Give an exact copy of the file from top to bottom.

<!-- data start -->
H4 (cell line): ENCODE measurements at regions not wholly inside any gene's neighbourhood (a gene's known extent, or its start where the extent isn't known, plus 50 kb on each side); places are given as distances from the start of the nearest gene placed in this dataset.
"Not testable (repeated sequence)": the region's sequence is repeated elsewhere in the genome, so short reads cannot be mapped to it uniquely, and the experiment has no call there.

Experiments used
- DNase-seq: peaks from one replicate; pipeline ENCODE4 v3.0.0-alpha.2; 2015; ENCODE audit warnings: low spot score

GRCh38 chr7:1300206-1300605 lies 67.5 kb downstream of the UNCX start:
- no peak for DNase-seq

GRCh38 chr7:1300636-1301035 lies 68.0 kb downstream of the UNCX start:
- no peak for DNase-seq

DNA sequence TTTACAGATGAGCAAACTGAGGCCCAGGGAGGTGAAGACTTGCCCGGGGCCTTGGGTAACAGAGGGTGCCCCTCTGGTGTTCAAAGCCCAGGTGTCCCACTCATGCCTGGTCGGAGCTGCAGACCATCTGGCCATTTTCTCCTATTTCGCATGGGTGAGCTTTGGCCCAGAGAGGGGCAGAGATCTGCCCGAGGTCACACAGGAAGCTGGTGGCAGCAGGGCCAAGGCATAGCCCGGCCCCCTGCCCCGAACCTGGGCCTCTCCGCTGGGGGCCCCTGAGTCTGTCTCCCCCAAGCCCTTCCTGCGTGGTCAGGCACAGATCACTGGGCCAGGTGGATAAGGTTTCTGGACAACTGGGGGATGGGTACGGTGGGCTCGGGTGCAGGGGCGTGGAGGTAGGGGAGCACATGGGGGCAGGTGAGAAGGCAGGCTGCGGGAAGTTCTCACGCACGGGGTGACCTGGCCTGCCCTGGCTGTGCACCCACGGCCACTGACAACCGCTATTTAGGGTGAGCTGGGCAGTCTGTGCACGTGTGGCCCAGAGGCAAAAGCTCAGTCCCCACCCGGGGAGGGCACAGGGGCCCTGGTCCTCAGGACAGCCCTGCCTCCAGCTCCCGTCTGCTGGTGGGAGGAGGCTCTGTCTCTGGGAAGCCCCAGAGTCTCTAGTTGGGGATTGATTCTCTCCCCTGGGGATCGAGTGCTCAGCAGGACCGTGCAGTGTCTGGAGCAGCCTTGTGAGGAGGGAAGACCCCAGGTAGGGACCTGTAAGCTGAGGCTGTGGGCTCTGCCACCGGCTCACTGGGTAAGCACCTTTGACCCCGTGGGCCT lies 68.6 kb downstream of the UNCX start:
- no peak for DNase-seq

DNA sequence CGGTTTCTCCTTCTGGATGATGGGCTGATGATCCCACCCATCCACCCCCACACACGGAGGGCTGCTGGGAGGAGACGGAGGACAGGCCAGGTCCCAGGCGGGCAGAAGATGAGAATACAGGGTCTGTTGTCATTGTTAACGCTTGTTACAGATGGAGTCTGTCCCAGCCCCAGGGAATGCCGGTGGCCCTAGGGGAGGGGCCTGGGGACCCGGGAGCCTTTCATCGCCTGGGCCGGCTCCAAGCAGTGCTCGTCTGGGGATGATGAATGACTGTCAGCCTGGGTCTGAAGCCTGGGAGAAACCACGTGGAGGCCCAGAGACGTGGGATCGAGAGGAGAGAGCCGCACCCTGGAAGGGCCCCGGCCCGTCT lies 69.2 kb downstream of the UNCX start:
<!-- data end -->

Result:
H4 (cell line): ENCODE measurements at regions not wholly inside any gene's neighbourhood (a gene's known extent, or its start where the extent isn't known, plus 50 kb on each side); places are given as distances from the start of the nearest gene placed in this dataset.
"Not testable (repeated sequence)": the region's sequence is repeated elsewhere in the genome, so short reads cannot be mapped to it uniquely, and the experiment has no call there.

Experiments used
- DNase-seq: peaks from one replicate; pipeline ENCODE4 v3.0.0-alpha.2; 2015; ENCODE audit warnings: low spot score

GRCh38 chr7:1300206-1300605 lies 67.5 kb downstream of the UNCX start:
- no peak for DNase-seq

GRCh38 chr7:1300636-1301035 lies 68.0 kb downstream of the UNCX start:
- no peak for DNase-seq

DNA sequence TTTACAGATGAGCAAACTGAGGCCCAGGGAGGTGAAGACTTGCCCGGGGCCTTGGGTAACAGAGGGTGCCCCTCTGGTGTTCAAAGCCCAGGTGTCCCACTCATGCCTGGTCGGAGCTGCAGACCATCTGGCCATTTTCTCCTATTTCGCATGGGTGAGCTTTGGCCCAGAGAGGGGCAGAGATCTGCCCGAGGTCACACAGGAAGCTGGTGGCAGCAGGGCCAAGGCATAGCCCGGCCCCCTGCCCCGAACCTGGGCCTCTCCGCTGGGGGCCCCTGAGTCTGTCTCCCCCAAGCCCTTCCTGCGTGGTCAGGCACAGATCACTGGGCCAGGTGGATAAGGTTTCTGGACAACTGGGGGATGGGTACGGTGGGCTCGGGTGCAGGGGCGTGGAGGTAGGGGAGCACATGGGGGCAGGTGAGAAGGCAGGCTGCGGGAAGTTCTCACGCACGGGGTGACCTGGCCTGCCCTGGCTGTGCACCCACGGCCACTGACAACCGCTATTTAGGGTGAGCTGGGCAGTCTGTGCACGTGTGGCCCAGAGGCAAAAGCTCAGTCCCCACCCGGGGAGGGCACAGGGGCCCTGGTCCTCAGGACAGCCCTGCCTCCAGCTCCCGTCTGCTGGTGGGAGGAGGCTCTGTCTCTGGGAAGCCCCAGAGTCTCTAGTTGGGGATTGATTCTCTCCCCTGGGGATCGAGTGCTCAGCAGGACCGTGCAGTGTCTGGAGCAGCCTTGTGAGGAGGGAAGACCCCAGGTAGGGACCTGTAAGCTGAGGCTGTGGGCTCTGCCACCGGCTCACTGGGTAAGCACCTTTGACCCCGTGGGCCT lies 68.6 kb downstream of the UNCX start:
- no peak for DNase-seq

DNA sequence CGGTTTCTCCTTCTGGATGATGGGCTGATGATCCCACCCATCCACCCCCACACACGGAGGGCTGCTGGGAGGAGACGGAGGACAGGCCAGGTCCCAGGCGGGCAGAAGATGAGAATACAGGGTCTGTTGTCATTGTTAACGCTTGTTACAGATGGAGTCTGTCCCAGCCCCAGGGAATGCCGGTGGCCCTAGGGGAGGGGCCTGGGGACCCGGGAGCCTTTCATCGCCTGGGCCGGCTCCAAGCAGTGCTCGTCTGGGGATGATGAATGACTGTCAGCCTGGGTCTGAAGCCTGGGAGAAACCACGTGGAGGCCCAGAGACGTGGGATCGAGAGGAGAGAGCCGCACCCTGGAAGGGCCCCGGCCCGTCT lies 69.2 kb downstream of the UNCX start: